Brown vs Board of Education of Topeka, KS
National Historic Site
A formerly-segregated school bears testimony to the decisions that ended ''Seperate but equal'' 50 years ago.
Traveling either east or west on I-70 through Topeka, Kansas
one cannot miss the signs about the Brown vs Board of Education
National Historic Site. The signs from the Interstate exit to
the old school building are easy to follow.
Opened in May, 2004, 50 years after Thurgood Marshall won this
case, the paint was barely dry when we visited.
The Park Service chose a formerly-segregated school building to house
the displays. Upon entering, a tour guide gave us an excellent overview
of the cases decided on May 17, 1954. He pointed out how the decision
affected himself, an American Indian, not just African-Americans.
Inside, several galleries deal with various aspects of the
school-segregation issue. They point out that it was not limited to the
deep South -- indeed the most famous case originated in Topeka, Kansas.
They tell about the 5 cases the Court heard, the individuals who brought
them, and the lawyers who fought them.
Another gallery tells about the violence when schools integrated.
Ruby Bridges appears here, as
do other heroic black students. This section
includes some real black-and-white footage of confrontations outside the
schools. A sign outside this gallery warns of the offensive nature of some of the
content. Actually, the gallery should not offend anyone. The offensive language
and actions are decried in their historical perspective -- which is what anyone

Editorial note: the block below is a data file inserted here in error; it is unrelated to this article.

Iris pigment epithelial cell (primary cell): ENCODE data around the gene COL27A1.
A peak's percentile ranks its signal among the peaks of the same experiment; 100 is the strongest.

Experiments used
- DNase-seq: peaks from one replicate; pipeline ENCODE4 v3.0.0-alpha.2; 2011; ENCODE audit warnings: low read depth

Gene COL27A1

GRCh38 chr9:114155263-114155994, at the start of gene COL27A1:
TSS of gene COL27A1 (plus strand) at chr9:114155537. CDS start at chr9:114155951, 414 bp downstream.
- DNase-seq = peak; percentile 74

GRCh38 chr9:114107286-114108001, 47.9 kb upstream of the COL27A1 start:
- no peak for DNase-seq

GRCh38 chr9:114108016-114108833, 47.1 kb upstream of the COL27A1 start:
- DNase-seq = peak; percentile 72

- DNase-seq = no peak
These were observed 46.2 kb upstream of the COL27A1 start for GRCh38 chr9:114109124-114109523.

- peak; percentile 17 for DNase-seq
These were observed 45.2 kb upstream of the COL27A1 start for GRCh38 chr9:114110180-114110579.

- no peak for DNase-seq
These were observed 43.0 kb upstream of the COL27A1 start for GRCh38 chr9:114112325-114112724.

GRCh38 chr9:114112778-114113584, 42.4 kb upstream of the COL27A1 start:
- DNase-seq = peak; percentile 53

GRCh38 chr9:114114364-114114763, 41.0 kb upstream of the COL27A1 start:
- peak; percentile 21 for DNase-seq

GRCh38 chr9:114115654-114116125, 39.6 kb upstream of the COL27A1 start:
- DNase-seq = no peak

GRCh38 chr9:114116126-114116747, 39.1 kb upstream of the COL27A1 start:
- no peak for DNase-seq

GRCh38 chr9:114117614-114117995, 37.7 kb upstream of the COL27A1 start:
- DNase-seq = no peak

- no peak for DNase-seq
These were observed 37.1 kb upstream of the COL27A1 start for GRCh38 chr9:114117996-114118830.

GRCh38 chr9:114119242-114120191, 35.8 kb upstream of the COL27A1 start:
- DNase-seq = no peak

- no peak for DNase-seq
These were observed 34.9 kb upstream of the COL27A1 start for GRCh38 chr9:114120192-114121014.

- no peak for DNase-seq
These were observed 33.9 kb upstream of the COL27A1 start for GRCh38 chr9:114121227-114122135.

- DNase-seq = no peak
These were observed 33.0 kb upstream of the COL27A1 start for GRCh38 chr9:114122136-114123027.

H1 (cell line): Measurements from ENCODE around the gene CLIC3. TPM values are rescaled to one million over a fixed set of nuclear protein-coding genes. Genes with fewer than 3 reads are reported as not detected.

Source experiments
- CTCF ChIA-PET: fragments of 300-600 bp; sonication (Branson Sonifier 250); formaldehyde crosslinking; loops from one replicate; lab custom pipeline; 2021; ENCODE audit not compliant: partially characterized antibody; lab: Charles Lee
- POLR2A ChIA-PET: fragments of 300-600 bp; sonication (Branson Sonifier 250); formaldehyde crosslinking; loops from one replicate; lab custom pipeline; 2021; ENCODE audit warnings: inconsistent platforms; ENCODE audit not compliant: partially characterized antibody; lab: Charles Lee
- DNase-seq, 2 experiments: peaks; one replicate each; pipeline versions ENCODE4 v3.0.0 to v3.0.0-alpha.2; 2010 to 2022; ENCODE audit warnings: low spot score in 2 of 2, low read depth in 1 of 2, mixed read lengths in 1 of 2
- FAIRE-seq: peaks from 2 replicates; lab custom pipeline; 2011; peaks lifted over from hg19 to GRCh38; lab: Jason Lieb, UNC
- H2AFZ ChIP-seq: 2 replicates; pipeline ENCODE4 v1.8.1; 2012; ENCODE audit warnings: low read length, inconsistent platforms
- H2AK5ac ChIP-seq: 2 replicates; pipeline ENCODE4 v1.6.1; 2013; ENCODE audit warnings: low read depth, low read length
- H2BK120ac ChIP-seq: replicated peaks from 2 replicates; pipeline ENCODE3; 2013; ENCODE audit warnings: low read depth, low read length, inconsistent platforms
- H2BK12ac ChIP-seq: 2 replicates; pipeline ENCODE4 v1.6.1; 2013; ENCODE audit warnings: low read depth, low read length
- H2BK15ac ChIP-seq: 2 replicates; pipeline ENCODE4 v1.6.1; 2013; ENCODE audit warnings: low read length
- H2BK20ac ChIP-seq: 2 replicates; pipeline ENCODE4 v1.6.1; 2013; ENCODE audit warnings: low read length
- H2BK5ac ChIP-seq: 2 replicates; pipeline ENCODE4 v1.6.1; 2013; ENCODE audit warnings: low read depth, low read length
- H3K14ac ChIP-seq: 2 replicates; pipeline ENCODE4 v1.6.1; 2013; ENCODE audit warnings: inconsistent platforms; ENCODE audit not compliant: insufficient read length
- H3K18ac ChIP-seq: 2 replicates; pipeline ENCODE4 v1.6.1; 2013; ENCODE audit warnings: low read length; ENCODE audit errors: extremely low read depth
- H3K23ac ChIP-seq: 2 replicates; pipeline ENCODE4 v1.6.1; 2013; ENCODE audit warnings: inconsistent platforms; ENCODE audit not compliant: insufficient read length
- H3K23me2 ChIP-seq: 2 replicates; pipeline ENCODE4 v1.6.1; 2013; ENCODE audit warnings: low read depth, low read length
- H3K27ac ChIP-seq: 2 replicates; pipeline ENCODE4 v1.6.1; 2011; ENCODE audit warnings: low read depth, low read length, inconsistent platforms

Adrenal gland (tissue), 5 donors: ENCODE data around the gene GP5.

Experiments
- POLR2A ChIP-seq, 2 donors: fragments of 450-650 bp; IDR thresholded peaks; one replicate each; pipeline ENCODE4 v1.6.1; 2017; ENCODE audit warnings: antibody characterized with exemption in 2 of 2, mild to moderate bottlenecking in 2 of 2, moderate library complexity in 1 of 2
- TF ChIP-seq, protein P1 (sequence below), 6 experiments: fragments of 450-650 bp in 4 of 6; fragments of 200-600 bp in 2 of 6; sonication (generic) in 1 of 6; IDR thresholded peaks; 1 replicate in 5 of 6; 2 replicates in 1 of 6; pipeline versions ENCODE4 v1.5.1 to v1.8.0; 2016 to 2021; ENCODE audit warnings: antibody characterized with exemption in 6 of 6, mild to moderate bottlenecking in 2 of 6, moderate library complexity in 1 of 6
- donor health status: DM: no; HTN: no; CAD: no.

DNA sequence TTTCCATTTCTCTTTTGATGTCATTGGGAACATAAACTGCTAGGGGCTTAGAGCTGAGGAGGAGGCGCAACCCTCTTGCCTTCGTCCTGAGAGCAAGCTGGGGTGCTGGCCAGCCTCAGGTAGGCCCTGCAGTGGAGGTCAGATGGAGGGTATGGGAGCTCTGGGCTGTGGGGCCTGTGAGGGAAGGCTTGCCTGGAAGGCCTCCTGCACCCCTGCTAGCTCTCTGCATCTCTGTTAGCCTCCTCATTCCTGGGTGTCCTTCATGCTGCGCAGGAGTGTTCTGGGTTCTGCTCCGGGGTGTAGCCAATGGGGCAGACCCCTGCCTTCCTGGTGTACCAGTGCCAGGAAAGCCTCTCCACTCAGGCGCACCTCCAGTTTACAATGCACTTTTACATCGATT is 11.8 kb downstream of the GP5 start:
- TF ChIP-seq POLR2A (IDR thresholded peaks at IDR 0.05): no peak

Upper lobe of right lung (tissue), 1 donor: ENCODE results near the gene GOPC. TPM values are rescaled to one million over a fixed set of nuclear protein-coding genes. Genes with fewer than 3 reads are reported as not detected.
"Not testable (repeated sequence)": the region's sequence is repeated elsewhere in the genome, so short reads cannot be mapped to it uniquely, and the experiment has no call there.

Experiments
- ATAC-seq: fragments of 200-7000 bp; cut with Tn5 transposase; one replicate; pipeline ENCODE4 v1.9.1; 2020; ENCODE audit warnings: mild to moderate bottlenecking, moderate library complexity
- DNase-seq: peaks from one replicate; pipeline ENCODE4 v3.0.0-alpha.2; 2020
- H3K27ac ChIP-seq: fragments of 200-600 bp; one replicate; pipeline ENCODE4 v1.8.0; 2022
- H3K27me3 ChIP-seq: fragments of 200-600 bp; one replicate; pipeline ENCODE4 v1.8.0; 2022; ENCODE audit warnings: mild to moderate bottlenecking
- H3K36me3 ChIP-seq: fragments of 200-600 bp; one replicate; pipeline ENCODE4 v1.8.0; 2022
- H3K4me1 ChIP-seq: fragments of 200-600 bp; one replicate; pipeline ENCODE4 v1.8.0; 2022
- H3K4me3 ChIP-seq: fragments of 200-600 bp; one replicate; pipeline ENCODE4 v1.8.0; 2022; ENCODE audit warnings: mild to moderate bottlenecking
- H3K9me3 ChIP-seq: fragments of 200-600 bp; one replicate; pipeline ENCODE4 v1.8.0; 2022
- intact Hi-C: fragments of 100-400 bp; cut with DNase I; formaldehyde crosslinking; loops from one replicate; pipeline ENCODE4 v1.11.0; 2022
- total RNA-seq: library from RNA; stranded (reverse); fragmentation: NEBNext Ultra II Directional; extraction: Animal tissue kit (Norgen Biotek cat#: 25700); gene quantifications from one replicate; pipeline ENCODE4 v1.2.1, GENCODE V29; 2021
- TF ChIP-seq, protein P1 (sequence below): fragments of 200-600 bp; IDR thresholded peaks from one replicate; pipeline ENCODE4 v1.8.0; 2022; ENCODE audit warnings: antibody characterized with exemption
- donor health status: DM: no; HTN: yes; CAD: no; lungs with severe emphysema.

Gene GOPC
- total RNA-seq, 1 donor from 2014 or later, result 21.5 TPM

visiting a National Historic Site should expect.
The section I found unsettling compared school segregation to contemporary
problems around the world. The site's creators considered
"Economic justice", world hunger, and the fighting in Ireland problems on a par
with school segregation. I disagree with linking these together. First, these problems
are of a completely different nature than legislated segregation and doubtless have
different solutions. Second, saying essentially, "We still have this same kind of
problem today all around us", demeans the real difficulties black people faced 50
years ago. Finally, it demeans the progress that has been made, the progress that
the site is designed to celebrate. This particular display is a shameless attempt to
hijack the horror over past injustices into action, the action that seems best according
to a particular political point of view, for completely unrelated issues. The bias
of this display's creators becomes evident upon examination of the photo and caption
for the fighting in Ireland.
The smallest caption here reads "Catholic students require police protection passing
through a Protestant neighborhood." Notice that the little girl wears orange, the
color of the Protestants, not the St Patrick's green we all know to associate with
In other regards it's very well-done. We spent about an hour and a half and saw most
of the displays. We did pass up the movie theater, so we should have planned another hour
to see everything.
Official Website of the Brown vs Board of Education National Historic Site
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